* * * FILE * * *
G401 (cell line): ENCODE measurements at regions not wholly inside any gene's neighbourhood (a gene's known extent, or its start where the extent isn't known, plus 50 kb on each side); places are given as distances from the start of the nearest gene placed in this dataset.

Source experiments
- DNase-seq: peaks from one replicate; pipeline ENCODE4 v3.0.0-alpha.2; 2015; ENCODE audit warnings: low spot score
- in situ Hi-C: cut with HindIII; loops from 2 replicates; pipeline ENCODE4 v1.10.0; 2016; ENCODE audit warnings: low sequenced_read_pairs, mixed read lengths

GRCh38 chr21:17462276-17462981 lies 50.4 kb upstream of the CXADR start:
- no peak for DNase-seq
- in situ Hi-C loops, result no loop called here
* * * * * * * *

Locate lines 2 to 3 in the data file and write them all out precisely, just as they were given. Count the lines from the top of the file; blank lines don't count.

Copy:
Source experiments
- DNase-seq: peaks from one replicate; pipeline ENCODE4 v3.0.0-alpha.2; 2015; ENCODE audit warnings: low spot score